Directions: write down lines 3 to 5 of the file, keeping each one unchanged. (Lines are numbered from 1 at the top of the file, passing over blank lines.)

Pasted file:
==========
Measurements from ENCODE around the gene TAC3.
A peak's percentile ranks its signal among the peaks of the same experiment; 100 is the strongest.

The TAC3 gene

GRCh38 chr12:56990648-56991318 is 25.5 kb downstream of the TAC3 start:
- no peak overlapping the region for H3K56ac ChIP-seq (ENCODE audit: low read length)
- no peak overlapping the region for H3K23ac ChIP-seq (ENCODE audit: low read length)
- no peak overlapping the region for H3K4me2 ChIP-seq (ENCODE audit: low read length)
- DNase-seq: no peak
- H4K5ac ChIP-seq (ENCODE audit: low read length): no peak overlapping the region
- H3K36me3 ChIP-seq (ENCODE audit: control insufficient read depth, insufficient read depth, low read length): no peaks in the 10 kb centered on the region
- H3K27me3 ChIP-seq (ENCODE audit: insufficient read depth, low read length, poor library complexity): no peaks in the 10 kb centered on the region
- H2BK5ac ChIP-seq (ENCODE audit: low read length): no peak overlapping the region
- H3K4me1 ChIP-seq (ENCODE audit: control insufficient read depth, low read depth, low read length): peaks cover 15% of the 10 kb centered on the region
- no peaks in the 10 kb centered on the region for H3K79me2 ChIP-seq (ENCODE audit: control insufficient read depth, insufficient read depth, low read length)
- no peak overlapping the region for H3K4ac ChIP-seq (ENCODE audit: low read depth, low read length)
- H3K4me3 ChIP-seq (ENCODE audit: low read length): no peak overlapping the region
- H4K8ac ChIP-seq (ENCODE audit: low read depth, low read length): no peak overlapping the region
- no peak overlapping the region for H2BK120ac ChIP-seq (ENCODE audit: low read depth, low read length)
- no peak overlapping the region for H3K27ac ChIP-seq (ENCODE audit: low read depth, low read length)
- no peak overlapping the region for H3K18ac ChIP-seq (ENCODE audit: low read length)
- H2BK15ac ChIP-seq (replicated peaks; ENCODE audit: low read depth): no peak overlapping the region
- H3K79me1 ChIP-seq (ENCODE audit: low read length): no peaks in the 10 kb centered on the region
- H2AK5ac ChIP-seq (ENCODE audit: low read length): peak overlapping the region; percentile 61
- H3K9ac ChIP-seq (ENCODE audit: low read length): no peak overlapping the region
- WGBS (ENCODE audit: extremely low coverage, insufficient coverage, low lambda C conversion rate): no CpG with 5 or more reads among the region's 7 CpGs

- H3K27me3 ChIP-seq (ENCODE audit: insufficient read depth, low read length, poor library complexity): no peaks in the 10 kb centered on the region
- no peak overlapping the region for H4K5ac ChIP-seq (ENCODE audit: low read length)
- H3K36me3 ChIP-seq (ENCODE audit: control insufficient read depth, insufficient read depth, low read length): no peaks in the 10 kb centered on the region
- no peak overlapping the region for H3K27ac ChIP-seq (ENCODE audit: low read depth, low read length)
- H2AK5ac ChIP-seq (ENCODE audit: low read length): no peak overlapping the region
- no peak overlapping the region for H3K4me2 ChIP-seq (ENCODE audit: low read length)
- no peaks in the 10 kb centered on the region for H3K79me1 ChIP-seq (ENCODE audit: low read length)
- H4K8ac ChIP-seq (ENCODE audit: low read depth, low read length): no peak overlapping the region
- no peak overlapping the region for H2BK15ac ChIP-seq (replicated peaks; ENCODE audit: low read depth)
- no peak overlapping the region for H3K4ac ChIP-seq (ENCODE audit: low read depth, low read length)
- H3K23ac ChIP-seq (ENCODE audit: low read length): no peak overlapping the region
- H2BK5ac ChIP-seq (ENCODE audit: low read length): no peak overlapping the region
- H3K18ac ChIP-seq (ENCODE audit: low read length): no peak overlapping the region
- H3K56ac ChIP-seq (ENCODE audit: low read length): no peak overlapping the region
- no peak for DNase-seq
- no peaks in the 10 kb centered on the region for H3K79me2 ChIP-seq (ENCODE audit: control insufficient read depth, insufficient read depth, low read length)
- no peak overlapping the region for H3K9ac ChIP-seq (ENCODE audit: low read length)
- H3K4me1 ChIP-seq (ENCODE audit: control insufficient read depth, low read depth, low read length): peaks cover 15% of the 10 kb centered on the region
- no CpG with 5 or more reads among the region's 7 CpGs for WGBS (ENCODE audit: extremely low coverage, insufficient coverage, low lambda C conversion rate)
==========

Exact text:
The TAC3 gene

GRCh38 chr12:56990648-56991318 is 25.5 kb downstream of the TAC3 start:
- no peak overlapping the region for H3K56ac ChIP-seq (ENCODE audit: low read length)